From the Jan. 12 Numismatic News E-Newsletter:
Do you prefer owning American Eagles to 90 percent U.S. coins as silver bullion?
Here are some answers sent from our e-newsletter readers to Editor Dave Harper.
No. I prefer the 90 percent because it has a lower premium. If I were a coin collector, and I am not, I would put together sets of 90 percent coins by date and mintmark in low grades. I would then put together a set of silver Eagles by years. I would not include the burnished, proof, or double hologram whizzed versions often hyped by the Mint. One ASE a year also makes a great gift to relatives, especially youngsters, because when they go to sell, their collection will have cash market value, unlike the vast majority of junk the Mint currently puts out and fleeces collectors with.
Colorado Springs, Colo.
Yes, both are a good option. This is dependent on your own portfolio makeup. Perhaps for the small collector, two or three Eagles are plenty. If getting five, sell two at a profit to reduce your cost. After a few months to a year, perhaps trading one for some silver coinage. Who knows, you may be able to pick up a few higher grade coins. I have, and have a good small amount to fall back on.
I own some of each, but prefer coins as silver bullion. While they are connected to the current price of silver, they have a numismatic value, that I consider as or more important. My collection includes a ratio of approximately 25 percent silver Eagles to 75 percent mixture of coins as silver bullion and other nonsilver coinage.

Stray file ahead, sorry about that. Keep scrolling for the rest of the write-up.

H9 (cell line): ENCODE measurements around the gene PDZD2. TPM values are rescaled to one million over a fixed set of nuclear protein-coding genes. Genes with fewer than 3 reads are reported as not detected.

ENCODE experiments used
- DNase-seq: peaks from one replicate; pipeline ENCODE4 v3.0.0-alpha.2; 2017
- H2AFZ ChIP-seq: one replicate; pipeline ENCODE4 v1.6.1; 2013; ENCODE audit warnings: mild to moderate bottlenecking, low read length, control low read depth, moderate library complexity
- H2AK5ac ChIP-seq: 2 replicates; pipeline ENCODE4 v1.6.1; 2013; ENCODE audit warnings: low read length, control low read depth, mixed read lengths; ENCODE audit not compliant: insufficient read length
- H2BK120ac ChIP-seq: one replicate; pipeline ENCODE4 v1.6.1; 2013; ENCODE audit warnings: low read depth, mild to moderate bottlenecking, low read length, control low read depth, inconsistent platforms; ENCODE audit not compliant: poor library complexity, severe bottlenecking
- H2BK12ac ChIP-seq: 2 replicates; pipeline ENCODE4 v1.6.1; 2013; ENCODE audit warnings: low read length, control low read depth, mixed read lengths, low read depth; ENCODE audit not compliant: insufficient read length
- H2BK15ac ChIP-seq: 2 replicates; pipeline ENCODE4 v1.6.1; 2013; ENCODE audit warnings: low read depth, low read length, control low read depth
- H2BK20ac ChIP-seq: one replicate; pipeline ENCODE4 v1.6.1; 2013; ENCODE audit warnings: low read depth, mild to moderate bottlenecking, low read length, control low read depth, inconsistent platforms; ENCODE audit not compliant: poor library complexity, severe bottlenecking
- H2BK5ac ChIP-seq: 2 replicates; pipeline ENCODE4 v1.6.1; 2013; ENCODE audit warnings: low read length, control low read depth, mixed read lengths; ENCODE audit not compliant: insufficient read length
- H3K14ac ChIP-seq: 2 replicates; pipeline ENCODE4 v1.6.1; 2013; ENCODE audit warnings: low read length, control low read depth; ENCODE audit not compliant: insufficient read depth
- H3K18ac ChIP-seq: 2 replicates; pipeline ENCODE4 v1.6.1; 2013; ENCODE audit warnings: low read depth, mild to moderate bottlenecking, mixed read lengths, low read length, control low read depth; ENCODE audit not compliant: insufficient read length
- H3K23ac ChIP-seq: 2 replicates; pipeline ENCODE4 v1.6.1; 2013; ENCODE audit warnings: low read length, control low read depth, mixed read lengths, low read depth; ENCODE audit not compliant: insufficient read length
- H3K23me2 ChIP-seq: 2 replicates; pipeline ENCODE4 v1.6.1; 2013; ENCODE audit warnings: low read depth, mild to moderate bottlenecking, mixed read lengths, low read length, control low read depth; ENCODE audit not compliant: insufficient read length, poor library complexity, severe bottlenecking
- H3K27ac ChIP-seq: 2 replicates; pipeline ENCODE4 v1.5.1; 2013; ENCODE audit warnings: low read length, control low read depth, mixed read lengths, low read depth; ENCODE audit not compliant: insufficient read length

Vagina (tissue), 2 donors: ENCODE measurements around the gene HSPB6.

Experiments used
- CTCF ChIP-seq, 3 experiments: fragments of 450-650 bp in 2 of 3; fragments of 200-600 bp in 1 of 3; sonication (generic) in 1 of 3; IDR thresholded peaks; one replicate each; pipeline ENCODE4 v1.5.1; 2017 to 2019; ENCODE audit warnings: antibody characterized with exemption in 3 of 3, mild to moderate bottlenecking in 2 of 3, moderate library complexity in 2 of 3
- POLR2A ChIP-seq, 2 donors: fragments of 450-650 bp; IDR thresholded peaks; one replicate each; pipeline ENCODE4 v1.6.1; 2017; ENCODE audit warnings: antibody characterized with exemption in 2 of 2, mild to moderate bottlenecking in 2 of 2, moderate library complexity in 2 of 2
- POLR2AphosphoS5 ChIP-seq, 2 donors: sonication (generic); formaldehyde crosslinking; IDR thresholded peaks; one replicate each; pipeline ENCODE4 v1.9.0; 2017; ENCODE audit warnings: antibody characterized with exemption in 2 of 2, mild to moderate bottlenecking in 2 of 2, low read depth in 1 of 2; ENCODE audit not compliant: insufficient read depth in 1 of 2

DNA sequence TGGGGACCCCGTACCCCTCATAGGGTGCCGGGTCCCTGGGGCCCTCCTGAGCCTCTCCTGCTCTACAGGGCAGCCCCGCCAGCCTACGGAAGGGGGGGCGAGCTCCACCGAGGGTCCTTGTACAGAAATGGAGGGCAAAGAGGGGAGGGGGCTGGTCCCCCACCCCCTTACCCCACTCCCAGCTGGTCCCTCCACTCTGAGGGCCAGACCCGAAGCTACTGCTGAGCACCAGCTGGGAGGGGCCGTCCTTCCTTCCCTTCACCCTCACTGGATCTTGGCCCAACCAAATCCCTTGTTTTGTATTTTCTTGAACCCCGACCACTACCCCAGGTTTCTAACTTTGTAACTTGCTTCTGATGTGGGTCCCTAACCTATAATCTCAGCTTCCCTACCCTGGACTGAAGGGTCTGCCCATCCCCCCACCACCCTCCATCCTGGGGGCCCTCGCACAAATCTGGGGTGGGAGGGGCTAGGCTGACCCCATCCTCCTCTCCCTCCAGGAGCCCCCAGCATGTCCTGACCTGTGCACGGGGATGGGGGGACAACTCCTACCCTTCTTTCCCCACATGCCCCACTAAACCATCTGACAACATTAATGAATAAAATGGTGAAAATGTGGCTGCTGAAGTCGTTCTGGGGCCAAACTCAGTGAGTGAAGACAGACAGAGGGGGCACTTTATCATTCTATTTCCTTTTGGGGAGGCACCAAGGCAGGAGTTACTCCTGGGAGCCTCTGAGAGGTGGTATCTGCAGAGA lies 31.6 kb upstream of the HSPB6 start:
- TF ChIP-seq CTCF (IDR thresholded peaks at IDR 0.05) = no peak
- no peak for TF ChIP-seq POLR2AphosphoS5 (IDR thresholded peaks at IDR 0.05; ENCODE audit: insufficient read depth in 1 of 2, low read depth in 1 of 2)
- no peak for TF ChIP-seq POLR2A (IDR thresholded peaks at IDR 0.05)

I would not want to limit myself to only collecting one or the other. I love the nice, large Morgan dollars for various reasons. They have such an intriguing story behind them as well. I also love the American Eagle. I wouldn’t want to be forced to choose. My heart does belong to the Morgan dollars, though.
I really like the old coins like Capped Bust and Seated half dollars. I like Morgan dollars, three cents silver and three cents nickel and any Barber stuff. In just plain words I would rather collect anything else first. I collect most everything and silver Eagles I also collect them, but it’s not close in collecting older coins to silver Eagles. They have never been in anybody’s pocket so they don’t have a story to tell.
I don’t consider American Eagles coins.
I’ll do both, which ever has the lowest premium at the time. It would be a cold day at the equator before I’ll buy foreign silver.
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More Collecting Resources
• Check out the newly-updated Standard Catalog of World Coins, 2001-Date that provides accurate identification, listing and pricing information for the latest coin releases.
• The Standard Catalog of United States Paper Money is the only annual guide that provides complete coverage of U.S. currency with today’s market prices.